This article was submitted by Tammy Charko BA, BSW, RSW. Tammy is Northern Gateway Public School’s Student Support Facilitator. She is a support and advocate for schools, students, parents and caregivers to promote success in school. Tammy has been a Registered Social Worker for more than 20 years and is a mother to 3 teenagers and 1 young adult.
Yesterday I had to ask THE QUESTION. You would think being a social worker, I would be comfortable asking difficult questions but this time was different. I have asked THE QUESTION numerous times, without hesitation or concern how they will react or their perception of me. My only concern was making sure they are safe. But it all changed when I knew I had to ask THE QUESTION to a person who I am very close to, that I care about very much. This person is going through extreme hardships and was giving a few warning signs that worried me enough that I needed to ask THE QUESTION…
Are you thinking of ending your life?
There is such angst in even considering uttering these words… will they think I am weird for asking? Maybe I am overreacting? Am I simply paranoid? They can’t really be seriously considering suicide…would they? What if they say yes? What if I make them angry?
Yet, I knew I had to ask THE QUESTION despite all my fears.
You know what? It was okay. After I asked, he sighed a big, heavy sigh, like a weight came off his shoulders and said, “yeah, things have been hard. Nothing is going at all like I planned. I have been really down on myself, but no, it is not so bad that I have thought about killing myself…thank you for checking on me”.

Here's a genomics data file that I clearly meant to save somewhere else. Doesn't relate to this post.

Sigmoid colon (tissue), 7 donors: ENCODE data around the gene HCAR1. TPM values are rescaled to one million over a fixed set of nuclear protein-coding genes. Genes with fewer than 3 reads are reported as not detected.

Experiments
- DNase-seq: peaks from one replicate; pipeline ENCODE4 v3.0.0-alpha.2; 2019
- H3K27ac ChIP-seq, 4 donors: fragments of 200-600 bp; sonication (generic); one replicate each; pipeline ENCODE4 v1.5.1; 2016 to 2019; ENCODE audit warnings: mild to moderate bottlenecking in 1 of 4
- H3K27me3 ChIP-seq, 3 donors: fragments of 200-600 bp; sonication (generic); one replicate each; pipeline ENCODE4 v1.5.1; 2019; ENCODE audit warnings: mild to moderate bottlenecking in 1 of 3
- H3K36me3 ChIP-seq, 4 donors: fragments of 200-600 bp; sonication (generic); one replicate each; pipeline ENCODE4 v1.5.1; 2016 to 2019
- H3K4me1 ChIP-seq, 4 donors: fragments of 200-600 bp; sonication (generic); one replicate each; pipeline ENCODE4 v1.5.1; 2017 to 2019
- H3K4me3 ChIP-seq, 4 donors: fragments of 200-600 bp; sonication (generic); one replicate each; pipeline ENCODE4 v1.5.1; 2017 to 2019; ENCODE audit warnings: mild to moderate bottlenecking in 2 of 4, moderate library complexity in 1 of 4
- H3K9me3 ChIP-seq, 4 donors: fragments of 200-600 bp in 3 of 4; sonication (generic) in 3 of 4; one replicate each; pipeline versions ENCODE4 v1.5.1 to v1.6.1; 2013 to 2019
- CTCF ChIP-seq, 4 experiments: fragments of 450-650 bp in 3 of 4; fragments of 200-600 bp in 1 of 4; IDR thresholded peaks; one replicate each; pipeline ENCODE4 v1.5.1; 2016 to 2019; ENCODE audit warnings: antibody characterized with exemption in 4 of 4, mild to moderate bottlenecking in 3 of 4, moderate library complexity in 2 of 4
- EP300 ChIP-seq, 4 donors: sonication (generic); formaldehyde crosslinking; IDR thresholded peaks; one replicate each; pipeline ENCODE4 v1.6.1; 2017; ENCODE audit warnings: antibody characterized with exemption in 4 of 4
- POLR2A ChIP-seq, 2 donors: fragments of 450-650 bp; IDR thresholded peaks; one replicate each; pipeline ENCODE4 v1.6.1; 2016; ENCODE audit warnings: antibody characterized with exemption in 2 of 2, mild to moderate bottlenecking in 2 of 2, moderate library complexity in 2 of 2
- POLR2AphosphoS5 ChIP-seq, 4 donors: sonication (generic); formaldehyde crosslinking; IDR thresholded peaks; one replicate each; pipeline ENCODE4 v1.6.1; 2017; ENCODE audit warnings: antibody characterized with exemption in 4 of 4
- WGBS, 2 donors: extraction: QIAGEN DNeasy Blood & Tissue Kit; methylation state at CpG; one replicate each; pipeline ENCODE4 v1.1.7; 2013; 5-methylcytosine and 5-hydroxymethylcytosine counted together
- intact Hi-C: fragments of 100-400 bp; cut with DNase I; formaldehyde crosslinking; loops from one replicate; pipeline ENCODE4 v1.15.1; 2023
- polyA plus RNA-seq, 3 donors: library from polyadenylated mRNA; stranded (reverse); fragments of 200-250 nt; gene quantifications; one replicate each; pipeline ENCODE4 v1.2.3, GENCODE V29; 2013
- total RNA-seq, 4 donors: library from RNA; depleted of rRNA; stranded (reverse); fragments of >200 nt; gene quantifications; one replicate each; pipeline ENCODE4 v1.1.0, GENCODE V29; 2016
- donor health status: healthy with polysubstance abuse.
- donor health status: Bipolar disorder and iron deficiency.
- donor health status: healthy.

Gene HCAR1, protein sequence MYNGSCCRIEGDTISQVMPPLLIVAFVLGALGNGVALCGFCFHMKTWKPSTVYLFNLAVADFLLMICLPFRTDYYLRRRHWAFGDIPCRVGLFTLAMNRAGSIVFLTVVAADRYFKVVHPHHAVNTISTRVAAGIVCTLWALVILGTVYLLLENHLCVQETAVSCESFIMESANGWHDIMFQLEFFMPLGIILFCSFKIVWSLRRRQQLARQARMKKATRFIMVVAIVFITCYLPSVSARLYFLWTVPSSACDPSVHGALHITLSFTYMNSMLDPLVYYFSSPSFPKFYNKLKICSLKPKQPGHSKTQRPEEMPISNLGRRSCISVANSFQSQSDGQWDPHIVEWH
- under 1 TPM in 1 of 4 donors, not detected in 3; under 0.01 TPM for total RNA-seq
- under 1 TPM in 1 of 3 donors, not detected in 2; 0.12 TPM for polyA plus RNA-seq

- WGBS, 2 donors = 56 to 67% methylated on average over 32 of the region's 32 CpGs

Then I did all the things that I knew to do: listened, evaluated the risk, gave support, listened some more, made sure he knew all the resource numbers, and most of all told him how much I cared about him and how important he was to me.
I knew what to say and do, but it was still hard. It made me think about regular people who are worried about a friend, colleague or family member. People like you: parents, teachers, students. What is a regular person to do or say?
An excellent resource is www.bethere.org. It teaches the average person how to break the ice and start the conversation.
The 5 Golden Rules of Being There
- Say what you see. Reach out when you notice something is different. Describe the changes you have noticed and why you are worried. Stick to the facts, don’t judge, don’t make assumptions.
- Show you care by building trust. Support them by being compassionate, helpful, inclusive. Offer practical everyday support like give them a ride, take a few chores off their plate, make a meal or bring their favorite meal.
- Hear them out. Be a good listener by finding the balance between listening, asking questions and wisely sharing your experiences. Remember, this conversation is about them, not you.
- Know your role and set boundaries to protect your relationship and your own mental health. You are not their therapist or doctor so don’t fix, dont preach, just be there.
- Connect to help. Learn how to access professional and community resources. Check out Kids’s Help Phone www.kidshelpphone.ca/resources-around-me or call 1-800-668-6868. Other resources in Alberta are the Mental Help Line 1-877-303-2642 or crisis supports in Alberta www.alberta.ca/individual-family-crisis. Keep following up to ensure they are being supported.
Conversations around mental health are becoming more common and so is overcoming the stigma around mental illness. Initiatives like Bell Let's Talk Day Campaign, on (January 26/22) have been excellent in engaging Canadians in open and candid discussions about mental illness. Just talking about it isn't enough though, we all need the confidence and knowledge to step up and be there for one another. Not only for kids but also parents, colleagues and friends. When we are prepared to support someone, we can truly make a difference.